Image courtesy of Theatre Fairfield

I have just come back from attending Theatre Fairfield’s latest production, Mask Play by John Morogiello. This is the latest play in Theatre Fairfield’s Theatre in the Raw series, following 2021’s Project X. These pieces are devised specifically for the company, so their Fairfield premiere is their world premiere as well. The play was conceived in a collaborative effort between Morogiello and the play’s director (and adjunct Fairfield University professor) Jacob Hofmann. Theatre Fairfield students also had the opportunity to provide their input on the script in the lead-up to the production. I was lucky to be one of these students.

Because of my heavy involvement in Theatre Fairfield (TF), I went into the Wien Blackbox Theater already knowing the play’s plot, cast and structure, which gave me a different experience than the average audience member. What may not be clear from the play’s marketing alone is the type of show that Mask Play is. TF’s production of Mask Play is a staged reading, meaning that actors have the script in their hand, with very little blocking and minimal production elements like a set, lights, sound, costumes and props. In fact, the only real props are the titular masks. To be clear, these masks are not clinical like the ones with which we are all too familiar from the pandemic. Instead, they are reminiscent of those from ancient Greek theatre. 

You have seen representations of these masks before. The classic comedy and tragedy masks are synonymous with theatre; however, we rarely see these masks used on the stage. As someone who actively enjoys and participates in theatre, this was a real treat. It is amazing how obscuring an actor’s face can alter their performance without detracting from it. For this experience alone, I recommend attending the show. It is very unlikely that you will get an opportunity to see something like this again.

What is the Play About?

I don’t want to give much away, so I will give you the CliffsNotes version. The play takes place in the 1980s and follows a group of students who are enrolled in an acting class. When their professor suffers a heart attack, a mysterious and radical substitute named Susan takes his place. This new teacher is determined to make the students face some hard truths, and does so by using masks in the classroom. The play covers some topics relevant to the LGBTQIA+ community.

How was it?

While acknowledging my biases as a Theatre Fairfield student, the performance that I attended went well. It was clear that some actors had more experience on stage than others, but seeing as the same was true for the characters they were playing, it worked. I think the strongest aspect of the play is its character development. Most of the characters start off as your standard college stereotypes (the class clown, business bro, etc.) but as the play goes on, it is revealed that there is much more to them than meets the eye. Even though I knew the story going in, I was actively engaged the entire time. If the play was any longer, I might have found myself squirming in my seat, but it ended at just the right moment. All the performance elements fell into place, and the cast and crew should be proud of a job well done.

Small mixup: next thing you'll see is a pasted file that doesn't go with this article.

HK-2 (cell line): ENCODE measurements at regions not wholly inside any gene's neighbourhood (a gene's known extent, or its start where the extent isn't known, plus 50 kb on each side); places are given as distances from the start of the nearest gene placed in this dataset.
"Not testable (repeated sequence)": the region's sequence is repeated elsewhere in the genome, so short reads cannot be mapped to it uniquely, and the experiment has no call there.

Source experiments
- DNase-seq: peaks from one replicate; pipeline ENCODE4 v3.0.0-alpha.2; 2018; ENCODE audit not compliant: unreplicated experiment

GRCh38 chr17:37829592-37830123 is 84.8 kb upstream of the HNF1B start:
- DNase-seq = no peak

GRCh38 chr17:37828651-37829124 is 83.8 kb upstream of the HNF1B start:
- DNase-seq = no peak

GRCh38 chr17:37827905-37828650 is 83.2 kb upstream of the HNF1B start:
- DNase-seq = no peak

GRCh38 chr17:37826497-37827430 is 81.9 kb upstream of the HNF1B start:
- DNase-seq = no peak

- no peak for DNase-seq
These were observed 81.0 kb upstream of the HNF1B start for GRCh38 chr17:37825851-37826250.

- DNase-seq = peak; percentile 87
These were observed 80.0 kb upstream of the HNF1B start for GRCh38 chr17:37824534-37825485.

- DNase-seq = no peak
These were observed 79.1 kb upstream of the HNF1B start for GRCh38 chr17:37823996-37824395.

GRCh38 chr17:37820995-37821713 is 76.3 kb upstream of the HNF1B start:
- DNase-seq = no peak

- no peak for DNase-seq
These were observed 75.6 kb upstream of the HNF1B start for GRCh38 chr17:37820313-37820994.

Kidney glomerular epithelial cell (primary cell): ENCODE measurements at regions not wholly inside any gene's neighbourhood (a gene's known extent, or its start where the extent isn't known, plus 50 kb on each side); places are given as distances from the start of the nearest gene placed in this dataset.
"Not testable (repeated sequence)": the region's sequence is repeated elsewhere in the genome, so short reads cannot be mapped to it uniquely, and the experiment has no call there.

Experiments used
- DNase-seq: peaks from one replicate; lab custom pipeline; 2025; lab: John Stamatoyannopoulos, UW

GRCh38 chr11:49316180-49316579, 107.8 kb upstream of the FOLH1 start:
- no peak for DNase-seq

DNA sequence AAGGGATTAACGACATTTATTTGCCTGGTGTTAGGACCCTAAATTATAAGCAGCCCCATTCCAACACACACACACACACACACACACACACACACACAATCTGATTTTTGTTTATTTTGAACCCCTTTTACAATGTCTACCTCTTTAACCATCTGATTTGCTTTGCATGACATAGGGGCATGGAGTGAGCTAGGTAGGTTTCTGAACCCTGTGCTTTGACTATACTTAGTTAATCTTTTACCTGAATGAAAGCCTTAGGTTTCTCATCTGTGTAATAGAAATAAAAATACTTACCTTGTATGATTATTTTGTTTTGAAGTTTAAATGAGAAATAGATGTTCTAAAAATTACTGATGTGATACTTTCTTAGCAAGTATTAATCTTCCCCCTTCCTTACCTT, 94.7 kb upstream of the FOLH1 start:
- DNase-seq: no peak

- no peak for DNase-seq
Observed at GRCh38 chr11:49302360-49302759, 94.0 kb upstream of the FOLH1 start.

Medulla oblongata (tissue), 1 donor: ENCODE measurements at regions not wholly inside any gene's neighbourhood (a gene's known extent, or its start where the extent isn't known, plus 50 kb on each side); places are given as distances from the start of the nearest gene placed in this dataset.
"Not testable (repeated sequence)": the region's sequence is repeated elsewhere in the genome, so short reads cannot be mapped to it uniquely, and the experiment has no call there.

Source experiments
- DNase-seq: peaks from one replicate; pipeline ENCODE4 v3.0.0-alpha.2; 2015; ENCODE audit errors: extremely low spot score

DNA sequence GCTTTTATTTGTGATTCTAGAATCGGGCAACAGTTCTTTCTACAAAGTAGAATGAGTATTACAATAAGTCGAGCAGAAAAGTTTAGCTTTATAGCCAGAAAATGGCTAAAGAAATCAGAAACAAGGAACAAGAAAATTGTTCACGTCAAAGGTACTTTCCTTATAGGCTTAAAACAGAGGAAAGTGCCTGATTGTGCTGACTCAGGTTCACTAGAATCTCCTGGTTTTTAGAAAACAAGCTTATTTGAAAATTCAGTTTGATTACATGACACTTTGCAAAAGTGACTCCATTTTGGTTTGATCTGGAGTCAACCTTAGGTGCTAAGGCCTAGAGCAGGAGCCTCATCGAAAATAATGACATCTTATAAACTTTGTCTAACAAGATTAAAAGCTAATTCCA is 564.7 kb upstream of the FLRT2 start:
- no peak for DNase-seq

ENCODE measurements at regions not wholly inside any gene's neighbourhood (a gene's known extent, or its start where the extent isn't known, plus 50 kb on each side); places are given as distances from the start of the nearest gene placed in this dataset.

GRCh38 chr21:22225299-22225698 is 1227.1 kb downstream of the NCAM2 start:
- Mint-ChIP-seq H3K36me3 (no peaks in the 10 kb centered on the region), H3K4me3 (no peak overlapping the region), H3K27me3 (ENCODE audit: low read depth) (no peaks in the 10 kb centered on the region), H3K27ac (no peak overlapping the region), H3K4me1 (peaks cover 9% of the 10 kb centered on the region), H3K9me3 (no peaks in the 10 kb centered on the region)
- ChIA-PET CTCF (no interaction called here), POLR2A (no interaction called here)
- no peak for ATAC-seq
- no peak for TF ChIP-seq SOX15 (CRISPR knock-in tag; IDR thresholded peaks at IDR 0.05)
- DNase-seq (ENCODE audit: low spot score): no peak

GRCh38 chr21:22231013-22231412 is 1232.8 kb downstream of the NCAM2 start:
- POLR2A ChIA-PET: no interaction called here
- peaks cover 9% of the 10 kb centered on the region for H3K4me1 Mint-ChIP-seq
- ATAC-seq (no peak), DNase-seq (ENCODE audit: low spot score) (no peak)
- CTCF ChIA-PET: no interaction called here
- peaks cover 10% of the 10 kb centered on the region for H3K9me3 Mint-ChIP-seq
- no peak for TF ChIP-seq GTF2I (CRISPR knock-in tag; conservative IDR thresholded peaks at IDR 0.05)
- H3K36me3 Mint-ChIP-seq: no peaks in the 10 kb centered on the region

That being said, my feelings on the script are mixed. For one, I see some missed potential in Susan’s character. When I was first reading the script, I was intrigued by her mysterious nature and how her masks seemed to compel the students toward self-confrontation. I thought for sure she would be revealed to be a supernatural figure or force, like a spirit of truth or something to that effect. In the end, however, she turned out to be just an unusual substitute teacher, which was disappointing.

My second problem with the script has to do with how it conveys its message of social justice to the audience. At multiple points throughout the show, particularly in Act II, characters explicitly tell the audience the show’s point of view. I have a problem with this. In my eyes, stating something directly to the audience is lazy writing. Media should trust that its audience is intelligent enough to piece together meaning without spelling it out for them. To be clear, these moments are not widespread throughout the show, and I do not oppose the play’s messages at all. Rather, I simply feel that they could have been communicated in a more natural way.  

The Verdict

Mask Play is an engaging and enjoyable piece of experimental theatre.  It succeeds in its intended context, having been written for a college theatre program, but if it were to leave this context, I would advise that it spend some more time in the revision room. Those who are expecting a full-fledged production may leave the theater underwhelmed, so it is best to go in knowing what to expect.

The company has two more performances: Sat. Dec. 2 at 7:30 p.m. and Sun. Dec. 3 at 2:00 p.m. Tickets are available at the Quick Center box office, the Quick Center and Theatre Fairfield websites, as well as at the door.  If you are a student and have even the slightest interest in theatre, it is definitely worth the $5!